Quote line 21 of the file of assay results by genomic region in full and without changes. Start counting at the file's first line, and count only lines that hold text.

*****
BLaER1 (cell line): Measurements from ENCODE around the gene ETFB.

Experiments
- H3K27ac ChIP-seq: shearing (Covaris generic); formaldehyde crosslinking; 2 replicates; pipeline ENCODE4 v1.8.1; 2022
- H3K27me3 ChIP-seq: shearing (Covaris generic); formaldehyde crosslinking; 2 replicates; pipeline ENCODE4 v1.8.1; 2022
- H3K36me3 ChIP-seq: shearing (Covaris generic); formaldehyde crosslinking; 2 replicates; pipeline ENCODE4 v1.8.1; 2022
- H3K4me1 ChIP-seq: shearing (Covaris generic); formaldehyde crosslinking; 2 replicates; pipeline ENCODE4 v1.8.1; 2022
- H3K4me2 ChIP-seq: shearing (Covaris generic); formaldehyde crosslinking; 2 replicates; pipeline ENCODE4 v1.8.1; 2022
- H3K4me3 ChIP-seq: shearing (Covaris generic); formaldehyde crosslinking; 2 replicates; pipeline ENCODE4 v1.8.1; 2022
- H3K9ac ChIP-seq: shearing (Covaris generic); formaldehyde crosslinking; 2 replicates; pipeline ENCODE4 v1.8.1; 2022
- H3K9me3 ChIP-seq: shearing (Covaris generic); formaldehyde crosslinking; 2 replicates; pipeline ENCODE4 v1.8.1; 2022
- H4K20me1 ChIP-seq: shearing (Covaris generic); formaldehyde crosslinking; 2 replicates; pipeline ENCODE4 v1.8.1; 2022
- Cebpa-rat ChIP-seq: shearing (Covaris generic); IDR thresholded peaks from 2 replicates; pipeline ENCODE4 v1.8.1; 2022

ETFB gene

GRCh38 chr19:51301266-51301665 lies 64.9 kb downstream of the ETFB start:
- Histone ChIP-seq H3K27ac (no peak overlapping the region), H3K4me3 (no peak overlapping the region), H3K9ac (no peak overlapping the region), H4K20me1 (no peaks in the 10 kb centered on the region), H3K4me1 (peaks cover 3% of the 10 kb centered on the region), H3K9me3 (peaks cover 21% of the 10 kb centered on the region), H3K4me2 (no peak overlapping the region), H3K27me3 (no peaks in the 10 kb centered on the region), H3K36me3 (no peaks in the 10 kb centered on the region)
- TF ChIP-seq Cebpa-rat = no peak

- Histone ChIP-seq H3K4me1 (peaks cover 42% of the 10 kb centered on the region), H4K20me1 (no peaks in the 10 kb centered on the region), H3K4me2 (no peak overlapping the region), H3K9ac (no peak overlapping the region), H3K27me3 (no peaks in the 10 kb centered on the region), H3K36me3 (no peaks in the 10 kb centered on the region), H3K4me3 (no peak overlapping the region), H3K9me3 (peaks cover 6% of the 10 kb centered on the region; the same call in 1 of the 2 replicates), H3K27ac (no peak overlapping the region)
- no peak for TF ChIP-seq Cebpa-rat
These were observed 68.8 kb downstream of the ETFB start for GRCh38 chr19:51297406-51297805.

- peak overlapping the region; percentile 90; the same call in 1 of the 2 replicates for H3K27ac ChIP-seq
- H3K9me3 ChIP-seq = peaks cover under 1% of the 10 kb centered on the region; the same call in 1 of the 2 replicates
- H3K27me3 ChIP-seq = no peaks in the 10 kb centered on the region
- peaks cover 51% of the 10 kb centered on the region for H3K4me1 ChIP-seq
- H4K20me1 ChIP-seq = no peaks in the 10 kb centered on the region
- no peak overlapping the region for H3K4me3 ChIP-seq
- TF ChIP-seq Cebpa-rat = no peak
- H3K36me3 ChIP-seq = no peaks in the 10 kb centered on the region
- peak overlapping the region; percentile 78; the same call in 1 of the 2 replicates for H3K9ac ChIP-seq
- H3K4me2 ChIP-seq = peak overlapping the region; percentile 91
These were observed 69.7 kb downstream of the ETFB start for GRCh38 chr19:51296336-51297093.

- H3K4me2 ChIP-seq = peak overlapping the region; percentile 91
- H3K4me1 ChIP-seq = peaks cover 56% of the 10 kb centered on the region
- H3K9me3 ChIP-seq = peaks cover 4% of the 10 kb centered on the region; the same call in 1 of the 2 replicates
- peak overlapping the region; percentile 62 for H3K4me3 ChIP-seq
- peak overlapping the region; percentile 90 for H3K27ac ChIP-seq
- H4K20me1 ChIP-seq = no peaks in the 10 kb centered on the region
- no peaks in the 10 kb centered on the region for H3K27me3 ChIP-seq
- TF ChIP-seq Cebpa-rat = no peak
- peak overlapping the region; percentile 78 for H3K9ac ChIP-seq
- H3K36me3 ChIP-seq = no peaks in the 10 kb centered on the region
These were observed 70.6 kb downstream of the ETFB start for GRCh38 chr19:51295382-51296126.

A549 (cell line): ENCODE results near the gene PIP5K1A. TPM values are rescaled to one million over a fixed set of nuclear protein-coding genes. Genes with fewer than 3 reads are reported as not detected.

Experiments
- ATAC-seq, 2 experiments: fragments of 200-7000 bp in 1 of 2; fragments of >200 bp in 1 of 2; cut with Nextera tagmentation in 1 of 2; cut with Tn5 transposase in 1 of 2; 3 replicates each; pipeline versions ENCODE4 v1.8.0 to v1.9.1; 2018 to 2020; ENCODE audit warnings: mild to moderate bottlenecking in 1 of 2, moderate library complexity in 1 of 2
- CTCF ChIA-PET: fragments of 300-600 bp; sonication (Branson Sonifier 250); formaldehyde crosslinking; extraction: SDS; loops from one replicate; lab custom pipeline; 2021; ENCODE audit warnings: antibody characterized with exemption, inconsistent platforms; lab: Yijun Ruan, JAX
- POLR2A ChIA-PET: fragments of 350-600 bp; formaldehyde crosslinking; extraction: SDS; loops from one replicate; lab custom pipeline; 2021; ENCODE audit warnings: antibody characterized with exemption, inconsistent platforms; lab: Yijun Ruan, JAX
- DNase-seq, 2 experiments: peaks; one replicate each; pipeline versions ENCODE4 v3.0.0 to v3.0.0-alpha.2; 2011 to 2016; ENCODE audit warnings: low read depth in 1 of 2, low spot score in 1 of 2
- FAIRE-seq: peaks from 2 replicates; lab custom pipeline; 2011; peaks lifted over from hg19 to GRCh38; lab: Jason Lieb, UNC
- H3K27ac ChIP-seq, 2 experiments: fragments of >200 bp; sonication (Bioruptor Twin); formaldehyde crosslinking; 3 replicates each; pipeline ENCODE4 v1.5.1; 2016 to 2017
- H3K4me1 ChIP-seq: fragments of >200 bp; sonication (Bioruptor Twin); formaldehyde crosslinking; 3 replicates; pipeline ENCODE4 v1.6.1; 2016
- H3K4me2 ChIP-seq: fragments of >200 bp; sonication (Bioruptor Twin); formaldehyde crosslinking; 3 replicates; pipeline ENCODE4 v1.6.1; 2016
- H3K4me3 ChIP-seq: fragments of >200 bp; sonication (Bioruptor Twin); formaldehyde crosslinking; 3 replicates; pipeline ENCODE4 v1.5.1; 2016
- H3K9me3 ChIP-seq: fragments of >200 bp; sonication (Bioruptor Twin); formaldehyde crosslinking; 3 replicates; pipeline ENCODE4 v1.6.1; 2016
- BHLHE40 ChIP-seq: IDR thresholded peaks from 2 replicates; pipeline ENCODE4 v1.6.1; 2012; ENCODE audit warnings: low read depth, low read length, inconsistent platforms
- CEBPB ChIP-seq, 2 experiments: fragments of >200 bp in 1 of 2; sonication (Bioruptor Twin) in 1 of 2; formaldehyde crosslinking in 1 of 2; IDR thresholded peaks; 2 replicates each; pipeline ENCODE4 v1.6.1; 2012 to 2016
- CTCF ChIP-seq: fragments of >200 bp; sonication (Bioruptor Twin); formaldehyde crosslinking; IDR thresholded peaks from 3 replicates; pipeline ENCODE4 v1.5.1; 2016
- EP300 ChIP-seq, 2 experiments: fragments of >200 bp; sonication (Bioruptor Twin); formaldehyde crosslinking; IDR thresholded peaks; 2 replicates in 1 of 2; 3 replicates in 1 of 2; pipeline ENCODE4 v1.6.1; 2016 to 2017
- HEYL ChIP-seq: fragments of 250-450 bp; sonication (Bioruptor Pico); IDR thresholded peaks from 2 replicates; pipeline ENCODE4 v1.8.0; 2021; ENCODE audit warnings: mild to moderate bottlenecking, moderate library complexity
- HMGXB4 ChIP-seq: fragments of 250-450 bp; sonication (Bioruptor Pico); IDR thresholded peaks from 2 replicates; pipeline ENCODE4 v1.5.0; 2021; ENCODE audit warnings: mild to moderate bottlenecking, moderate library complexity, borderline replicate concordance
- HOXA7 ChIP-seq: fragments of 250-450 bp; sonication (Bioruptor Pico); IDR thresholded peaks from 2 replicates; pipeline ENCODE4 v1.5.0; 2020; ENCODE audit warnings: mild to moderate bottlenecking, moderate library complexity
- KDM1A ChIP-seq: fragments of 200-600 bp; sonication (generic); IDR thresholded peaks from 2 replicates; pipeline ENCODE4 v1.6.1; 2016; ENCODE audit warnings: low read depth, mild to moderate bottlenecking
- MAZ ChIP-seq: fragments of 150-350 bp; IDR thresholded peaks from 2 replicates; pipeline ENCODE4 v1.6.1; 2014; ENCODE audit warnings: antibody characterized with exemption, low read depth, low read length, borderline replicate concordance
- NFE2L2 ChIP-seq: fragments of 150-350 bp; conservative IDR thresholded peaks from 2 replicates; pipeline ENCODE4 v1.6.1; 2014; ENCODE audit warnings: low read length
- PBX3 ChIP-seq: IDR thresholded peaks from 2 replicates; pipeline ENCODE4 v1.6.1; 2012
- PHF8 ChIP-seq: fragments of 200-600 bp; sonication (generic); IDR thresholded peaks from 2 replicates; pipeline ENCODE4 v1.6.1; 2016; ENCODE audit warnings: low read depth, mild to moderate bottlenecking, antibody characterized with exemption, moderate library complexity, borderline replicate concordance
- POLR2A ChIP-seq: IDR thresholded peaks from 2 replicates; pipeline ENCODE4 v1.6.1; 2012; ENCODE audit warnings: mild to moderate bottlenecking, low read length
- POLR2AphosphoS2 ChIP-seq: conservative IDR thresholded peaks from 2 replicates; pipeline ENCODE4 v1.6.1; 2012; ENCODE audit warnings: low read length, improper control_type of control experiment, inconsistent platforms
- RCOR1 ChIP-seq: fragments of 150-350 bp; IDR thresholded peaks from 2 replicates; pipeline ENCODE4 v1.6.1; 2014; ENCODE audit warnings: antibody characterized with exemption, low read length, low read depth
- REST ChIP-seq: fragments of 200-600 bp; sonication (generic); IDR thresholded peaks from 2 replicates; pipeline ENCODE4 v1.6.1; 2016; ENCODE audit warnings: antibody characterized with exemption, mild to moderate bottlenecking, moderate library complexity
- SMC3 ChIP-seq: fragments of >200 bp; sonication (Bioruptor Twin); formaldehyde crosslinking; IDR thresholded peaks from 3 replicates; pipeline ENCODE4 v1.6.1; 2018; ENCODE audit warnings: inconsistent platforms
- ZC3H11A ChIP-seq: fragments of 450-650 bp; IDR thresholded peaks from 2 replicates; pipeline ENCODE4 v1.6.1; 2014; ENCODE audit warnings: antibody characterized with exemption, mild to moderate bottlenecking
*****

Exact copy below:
- H3K9me3 ChIP-seq = peaks cover under 1% of the 10 kb centered on the region; the same call in 1 of the 2 replicates